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Paul Revere's Ride

    Paul Revere's Ride

    Henry Wadsworth Longfellow

    Listen my children and you shall hear

    Of the midnight ride of Paul Revere,

    On the eighteenth of April, in Seventy-five;

    Hardly a man is now alive

    Who remembers that famous day and year.

    He said to his friend, "If the British march

    By land or sea from the town to-night,

    Hang a lantern aloft in the belfry arch

    Of the North Church tower as a signal light,--

    One if by land, and two if by sea;

    And I on the opposite shore will be,

    Ready to ride and spread the alarm

    Through every Middlesex village and farm,

    For the country folk to be up and to arm."

    Then he said "Good-night!" and with muffled oar

    Silently rowed to the Charlestown shore,

    Just as the moon rose over the bay,

    Where swinging wide at her moorings lay

    The Somerset, British man-of-war;

    A phantom ship, with each mast and spar

    Across the moon like a prison bar,

    And a huge black hulk, that was magnified

    By its own reflection in the tide.

    Meanwhile, his friend through alley and street

    Wanders and watches, with eager ears,

    Till in the silence around him he hears

    The muster of men at the barrack door,

    The sound of arms, and the tramp of feet,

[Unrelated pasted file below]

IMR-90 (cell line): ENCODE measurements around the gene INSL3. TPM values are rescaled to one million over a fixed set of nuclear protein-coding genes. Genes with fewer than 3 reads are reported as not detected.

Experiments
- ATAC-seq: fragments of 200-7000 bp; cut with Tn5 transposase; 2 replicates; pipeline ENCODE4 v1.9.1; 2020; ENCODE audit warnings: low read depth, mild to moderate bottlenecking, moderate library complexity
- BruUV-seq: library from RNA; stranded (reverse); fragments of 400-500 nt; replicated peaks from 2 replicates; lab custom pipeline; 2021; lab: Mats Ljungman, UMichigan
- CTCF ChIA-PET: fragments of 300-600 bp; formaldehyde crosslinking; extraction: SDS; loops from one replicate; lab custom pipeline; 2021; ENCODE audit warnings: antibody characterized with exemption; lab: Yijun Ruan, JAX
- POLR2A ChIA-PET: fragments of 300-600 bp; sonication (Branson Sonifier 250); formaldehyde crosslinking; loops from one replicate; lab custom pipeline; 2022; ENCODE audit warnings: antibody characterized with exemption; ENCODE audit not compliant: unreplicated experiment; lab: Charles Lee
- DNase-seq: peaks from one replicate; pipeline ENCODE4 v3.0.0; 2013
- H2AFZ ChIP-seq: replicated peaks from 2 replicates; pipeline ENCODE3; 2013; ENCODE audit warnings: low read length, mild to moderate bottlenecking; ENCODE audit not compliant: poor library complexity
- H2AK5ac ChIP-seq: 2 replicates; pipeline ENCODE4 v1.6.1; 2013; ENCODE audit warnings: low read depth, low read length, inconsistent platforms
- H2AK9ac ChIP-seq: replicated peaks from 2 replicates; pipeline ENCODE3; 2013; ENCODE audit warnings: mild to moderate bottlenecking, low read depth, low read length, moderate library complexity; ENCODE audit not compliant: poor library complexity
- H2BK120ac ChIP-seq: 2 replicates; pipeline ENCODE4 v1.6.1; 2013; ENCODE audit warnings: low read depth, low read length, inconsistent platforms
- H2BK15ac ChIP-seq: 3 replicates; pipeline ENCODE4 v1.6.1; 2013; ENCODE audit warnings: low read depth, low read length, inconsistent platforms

And the measured tread of the grenadiers,

    Marching down to their boats on the shore.

    Then he climbed the tower of the Old North Church,

    By the wooden stairs, with stealthy tread,

    To the belfry chamber overhead,

    And startled the pigeons from their perch

    On the sombre rafters, that round him made

    Masses and moving shapes of shade,--

    By the trembling ladder, steep and tall,

    To the highest window in the wall,

    Where he paused to listen and look down

    A moment on the roofs of the town

    And the moonlight flowing over all.

    Beneath, in the churchyard, lay the dead,

    In their night encampment on the hill,

    Wrapped in silence so deep and still

    That he could hear, like a sentinel's tread,

    The watchful night-wind, as it went

    Creeping along from tent to tent,

    And seeming to whisper, "All is well!"

    A moment only he feels the spell

    Of the place and the hour, and the secret dread

    Of the lonely belfry and the dead;

    For suddenly all his thoughts are bent

    On a shadowy something far away,

    Where the river widens to meet the bay,--

    A line of black that bends and floats

    On the rising tide like a bridge of boats.

    Meanwhile, impatient to mount and ride,

    Booted and spurred, with a heavy stride

    On the opposite shore walked Paul Revere.

    Now he patted his horse's side,

    Now he gazed at the landscape far and near,

    Then, impetuous, stamped the earth,

    And turned and tightened his saddle girth;

    But mostly he watched with eager search

    The belfry tower of the Old North Church,